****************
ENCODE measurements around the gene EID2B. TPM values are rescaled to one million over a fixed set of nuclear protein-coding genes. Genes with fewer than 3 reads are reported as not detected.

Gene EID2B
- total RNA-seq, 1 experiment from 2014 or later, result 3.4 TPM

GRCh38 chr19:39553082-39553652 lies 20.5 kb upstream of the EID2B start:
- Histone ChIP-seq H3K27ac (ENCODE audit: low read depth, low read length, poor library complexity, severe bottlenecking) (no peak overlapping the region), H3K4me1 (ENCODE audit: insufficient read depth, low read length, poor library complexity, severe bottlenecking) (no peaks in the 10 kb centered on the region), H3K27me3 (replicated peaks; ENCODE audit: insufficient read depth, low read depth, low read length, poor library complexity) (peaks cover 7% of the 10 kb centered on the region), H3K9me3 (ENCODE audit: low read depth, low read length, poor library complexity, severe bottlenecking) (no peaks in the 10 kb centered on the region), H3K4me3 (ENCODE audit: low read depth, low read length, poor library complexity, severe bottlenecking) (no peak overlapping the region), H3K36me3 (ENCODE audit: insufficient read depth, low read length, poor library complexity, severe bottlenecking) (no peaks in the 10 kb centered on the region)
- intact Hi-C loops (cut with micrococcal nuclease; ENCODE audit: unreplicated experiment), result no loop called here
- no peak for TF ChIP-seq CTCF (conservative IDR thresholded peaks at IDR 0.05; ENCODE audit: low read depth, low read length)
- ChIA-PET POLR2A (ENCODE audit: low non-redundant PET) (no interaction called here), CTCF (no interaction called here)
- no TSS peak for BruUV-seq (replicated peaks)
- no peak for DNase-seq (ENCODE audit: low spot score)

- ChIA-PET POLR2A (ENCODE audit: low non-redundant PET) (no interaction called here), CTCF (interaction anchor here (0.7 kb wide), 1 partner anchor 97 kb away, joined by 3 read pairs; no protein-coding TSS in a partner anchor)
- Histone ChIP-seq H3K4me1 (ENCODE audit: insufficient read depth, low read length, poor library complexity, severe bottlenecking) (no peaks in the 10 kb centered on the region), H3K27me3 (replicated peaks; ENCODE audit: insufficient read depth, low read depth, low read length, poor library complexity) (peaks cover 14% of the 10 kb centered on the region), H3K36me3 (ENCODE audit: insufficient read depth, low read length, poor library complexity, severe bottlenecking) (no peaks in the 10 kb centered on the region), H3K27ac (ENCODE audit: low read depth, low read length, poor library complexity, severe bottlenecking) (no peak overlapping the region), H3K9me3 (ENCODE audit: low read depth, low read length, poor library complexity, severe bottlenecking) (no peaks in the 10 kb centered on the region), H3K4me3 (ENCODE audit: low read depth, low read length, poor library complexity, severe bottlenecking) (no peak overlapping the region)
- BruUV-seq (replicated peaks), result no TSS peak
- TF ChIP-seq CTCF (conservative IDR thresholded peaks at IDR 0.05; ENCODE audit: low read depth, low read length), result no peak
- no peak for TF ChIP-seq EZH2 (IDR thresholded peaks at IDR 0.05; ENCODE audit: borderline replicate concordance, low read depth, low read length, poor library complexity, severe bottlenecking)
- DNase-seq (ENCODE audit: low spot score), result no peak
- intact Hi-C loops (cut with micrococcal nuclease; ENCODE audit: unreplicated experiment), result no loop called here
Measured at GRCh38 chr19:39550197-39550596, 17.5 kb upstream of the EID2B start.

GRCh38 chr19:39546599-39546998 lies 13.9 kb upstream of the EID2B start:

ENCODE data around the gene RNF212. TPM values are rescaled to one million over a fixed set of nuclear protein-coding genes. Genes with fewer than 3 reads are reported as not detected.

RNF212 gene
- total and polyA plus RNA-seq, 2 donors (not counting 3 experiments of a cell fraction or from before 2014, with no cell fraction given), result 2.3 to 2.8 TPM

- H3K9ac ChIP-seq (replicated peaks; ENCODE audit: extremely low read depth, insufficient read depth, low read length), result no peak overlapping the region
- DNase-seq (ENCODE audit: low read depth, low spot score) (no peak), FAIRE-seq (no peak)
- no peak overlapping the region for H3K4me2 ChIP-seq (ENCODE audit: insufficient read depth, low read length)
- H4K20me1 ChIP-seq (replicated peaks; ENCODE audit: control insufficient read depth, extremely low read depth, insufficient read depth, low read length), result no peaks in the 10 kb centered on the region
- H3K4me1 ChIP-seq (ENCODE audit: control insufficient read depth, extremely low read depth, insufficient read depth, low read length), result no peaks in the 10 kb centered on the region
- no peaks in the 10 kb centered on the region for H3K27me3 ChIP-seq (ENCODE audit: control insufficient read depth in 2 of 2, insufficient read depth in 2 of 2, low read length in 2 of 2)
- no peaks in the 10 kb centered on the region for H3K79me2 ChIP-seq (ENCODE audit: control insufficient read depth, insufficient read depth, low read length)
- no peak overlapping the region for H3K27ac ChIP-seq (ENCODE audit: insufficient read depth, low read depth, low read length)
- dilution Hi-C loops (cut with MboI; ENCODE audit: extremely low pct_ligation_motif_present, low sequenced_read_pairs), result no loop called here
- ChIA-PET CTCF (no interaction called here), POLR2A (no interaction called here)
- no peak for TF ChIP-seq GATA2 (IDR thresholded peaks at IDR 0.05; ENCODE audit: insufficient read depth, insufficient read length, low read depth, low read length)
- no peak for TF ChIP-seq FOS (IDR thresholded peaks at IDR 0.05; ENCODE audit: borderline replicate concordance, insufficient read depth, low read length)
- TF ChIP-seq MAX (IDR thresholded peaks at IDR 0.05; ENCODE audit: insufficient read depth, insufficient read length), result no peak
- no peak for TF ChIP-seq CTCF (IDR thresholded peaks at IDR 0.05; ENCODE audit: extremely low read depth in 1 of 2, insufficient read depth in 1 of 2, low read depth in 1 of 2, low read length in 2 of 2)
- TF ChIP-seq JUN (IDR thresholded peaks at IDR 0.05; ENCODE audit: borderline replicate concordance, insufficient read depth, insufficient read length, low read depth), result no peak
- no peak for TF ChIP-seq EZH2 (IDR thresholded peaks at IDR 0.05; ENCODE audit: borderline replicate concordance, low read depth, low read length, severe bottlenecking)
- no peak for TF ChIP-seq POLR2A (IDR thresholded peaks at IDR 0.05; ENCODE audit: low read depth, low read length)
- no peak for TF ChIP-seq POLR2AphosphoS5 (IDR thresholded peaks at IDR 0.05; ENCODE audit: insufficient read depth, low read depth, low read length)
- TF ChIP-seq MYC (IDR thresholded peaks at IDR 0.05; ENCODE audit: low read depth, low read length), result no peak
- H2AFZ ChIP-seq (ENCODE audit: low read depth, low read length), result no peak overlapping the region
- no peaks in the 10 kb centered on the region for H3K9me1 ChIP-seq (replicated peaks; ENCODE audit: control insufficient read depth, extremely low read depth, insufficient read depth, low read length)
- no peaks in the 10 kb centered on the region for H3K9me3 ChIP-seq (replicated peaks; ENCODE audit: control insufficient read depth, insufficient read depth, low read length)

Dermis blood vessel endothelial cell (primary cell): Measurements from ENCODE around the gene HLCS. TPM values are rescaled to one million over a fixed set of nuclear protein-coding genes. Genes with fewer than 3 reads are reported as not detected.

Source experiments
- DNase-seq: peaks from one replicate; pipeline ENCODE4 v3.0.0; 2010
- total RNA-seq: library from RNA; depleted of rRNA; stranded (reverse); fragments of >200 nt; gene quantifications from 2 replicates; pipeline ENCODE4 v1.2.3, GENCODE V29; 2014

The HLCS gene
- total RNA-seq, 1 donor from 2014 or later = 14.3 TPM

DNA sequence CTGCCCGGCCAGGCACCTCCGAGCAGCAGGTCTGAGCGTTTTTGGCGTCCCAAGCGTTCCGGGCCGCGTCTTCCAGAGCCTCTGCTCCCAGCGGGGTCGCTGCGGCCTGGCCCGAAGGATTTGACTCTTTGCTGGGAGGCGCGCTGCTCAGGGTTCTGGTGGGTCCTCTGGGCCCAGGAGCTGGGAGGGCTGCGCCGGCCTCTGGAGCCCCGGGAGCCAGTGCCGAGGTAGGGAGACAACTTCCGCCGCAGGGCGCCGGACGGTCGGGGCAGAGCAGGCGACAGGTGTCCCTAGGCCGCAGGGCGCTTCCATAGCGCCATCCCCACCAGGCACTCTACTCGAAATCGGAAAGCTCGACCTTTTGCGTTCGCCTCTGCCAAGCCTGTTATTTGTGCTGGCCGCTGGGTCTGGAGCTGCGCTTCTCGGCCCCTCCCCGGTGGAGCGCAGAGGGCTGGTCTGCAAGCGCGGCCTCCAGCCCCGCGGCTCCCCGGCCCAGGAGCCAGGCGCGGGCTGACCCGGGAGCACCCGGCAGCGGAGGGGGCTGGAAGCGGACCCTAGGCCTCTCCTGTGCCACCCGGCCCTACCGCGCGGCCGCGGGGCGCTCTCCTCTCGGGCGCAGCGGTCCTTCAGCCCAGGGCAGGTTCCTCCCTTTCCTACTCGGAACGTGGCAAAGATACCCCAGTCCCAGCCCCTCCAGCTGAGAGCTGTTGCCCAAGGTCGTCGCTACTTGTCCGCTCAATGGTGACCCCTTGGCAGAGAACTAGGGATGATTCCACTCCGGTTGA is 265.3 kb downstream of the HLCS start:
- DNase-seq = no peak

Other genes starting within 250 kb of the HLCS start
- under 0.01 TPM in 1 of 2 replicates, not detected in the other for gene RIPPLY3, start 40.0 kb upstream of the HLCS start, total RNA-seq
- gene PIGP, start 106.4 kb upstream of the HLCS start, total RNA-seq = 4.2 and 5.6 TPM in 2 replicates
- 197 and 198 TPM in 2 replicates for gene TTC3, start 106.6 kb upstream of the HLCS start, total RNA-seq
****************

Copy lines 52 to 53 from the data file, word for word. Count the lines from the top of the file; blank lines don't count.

- DNase-seq = no peak

Other genes starting within 250 kb of the HLCS start